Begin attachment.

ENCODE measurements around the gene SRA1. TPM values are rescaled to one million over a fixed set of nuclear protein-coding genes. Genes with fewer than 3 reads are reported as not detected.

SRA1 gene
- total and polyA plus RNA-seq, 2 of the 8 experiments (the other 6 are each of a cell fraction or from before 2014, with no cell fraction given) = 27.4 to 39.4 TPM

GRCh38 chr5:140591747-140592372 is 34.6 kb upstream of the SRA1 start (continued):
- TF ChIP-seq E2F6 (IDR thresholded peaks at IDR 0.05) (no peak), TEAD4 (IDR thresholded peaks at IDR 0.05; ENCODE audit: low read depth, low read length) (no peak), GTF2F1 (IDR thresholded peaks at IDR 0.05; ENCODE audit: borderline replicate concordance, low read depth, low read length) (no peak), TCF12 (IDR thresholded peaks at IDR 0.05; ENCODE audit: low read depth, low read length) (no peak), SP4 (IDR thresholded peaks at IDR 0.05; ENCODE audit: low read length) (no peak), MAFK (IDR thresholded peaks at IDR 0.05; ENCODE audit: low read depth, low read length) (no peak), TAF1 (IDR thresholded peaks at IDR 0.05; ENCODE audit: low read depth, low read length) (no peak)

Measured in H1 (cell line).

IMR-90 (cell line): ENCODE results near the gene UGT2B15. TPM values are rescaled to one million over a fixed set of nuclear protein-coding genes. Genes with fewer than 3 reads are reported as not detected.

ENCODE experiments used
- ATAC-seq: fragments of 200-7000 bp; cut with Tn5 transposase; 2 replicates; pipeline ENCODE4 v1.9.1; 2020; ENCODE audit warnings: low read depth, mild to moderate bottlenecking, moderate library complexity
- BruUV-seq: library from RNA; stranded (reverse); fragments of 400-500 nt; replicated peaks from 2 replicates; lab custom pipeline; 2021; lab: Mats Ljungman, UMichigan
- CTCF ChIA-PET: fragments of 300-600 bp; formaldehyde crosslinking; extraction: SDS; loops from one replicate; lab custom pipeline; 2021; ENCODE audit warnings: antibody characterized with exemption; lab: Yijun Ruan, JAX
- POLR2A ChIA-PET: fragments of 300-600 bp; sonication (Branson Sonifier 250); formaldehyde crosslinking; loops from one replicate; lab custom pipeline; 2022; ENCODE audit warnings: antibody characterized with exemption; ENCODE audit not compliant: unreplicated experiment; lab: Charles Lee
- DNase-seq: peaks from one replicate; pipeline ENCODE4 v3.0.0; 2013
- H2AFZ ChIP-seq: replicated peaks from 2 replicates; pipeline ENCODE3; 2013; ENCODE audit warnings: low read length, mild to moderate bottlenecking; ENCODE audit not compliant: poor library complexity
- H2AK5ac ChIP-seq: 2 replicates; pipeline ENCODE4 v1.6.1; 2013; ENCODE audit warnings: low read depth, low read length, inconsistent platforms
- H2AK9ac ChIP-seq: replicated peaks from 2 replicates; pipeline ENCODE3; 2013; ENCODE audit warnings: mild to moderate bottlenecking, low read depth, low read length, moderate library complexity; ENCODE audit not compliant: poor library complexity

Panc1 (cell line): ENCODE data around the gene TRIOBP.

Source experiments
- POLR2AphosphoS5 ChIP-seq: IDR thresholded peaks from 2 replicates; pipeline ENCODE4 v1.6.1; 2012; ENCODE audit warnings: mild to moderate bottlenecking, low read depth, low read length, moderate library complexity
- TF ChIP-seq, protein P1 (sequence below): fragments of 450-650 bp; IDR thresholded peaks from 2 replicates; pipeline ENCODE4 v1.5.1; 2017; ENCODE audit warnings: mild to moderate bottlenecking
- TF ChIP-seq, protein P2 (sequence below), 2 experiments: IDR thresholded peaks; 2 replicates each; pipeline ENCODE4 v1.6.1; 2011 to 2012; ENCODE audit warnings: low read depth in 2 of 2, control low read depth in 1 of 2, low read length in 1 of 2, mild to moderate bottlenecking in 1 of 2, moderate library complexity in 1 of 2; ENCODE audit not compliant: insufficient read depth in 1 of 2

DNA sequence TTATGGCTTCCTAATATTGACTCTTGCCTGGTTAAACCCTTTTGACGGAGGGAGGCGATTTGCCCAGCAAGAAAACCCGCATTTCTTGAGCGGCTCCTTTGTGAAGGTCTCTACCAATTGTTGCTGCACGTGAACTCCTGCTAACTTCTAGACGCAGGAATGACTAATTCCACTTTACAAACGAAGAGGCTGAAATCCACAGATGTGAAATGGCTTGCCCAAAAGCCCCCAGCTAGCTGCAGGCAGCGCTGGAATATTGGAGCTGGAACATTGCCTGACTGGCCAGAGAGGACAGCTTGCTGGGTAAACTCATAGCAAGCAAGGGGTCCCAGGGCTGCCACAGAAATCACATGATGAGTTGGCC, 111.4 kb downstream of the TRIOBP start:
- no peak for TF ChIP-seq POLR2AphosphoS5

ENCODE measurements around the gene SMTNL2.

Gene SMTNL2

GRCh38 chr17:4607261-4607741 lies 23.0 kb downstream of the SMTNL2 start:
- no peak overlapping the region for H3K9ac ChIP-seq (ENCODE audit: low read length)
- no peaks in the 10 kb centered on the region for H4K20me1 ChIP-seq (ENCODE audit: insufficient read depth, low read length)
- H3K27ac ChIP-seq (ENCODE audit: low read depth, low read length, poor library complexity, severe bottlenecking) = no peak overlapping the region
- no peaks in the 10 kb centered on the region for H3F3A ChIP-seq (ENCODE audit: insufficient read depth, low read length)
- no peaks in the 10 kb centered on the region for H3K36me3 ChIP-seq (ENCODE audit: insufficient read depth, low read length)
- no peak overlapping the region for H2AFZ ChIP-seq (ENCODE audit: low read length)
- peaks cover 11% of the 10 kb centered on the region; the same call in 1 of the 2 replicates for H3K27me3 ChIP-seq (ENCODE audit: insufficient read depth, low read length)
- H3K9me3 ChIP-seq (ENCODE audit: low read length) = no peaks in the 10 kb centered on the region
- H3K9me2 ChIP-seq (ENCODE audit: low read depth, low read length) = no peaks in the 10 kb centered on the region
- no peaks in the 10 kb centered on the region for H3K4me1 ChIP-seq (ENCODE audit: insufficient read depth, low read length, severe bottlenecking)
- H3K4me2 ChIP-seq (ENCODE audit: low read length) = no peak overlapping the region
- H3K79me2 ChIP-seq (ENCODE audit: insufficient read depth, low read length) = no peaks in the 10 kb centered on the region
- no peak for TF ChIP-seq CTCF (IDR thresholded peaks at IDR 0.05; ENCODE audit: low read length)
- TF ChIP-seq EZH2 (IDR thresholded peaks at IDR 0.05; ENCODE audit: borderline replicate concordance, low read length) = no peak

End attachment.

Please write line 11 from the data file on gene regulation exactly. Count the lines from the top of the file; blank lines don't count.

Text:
- CTCF ChIA-PET: fragments of 300-600 bp; formaldehyde crosslinking; extraction: SDS; loops from one replicate; lab custom pipeline; 2021; ENCODE audit warnings: antibody characterized with exemption; lab: Yijun Ruan, JAX